John McCain’s first round interrogation of Chuck Hagel was rude and uncouth, but Hagel’s answer wasn’t quite satisfactory, either.
Hagel opposed the 2007 Iraq surge, which played a large part in the ultimate stabilization of that country–at least, to the point where we were able to leave. McCain demanded to know whether Hagel now thought the surge was a good or bad thing. Hagel tried to answer; McCain interrupted him, demanding a yes or no. Hagel tried to put it in context, saying that the war in Iraq had been our worst foreign policy mistake since Vietnam; McCain again pushed for a yes or no. Hagel, rightly, refused to give a yes or no.
So let’s put this in perspective: Hagel is absolutely correct on the big picture. Iraq was a disastrous, irresponsible decision (although Hagel voted for it, then quickly came to his senses). McCain has been dead wrong on the big picture–fabulously wrong, since he opposed our leaving Iraq, even after the situation stabilized. But he’s right about the surge: it helped stabilize Baghdad at the same time as the Army, under General Petraeus, was having success in turning Sunni tribes away from Al Qaeda in Iraq.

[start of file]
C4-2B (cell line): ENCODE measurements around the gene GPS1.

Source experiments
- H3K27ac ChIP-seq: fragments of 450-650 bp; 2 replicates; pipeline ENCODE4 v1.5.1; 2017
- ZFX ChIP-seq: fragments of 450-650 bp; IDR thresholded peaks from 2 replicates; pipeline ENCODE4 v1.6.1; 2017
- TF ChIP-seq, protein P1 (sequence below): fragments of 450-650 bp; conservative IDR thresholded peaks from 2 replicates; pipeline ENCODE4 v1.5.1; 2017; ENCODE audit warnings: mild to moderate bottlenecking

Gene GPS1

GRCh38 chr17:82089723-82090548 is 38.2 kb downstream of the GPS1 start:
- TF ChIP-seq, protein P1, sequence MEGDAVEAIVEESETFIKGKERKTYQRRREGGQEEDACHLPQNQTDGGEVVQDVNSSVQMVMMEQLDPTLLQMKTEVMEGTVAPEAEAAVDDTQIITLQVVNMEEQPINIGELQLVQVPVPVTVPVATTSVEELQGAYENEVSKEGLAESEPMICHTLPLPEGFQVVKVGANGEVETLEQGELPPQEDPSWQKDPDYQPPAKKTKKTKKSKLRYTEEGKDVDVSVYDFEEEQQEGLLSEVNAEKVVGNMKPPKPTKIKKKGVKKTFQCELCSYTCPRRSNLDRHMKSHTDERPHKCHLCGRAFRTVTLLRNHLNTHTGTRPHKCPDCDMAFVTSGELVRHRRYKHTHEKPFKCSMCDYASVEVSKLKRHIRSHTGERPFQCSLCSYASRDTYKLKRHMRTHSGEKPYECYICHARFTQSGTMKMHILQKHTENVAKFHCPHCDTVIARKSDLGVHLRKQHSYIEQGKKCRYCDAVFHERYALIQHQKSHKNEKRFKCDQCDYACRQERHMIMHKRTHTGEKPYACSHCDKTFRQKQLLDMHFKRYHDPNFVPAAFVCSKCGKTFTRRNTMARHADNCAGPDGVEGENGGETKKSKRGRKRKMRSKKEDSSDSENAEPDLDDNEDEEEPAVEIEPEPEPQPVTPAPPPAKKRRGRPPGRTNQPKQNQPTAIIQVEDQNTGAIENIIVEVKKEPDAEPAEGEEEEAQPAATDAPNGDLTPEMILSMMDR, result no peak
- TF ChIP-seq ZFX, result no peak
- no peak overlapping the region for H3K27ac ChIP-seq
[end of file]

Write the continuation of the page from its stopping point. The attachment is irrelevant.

It might be useful at this point–almost 10 years after George W. Bush made the dreadful decision to go to war–to have an intelligent conversation about how we could make such a terrible mistake. It would also be useful to have a conversation about the surge, about how the Petraeus counterinsurgency strategy affected the tamping down of violence. But McCain’s questioning was more about personal pique and histrionics than it was about elucidating Hagel’s views. It was a foolish and demeaning exercise.
For the transcript between Hagel and McCain, see Michael Scherer’s article.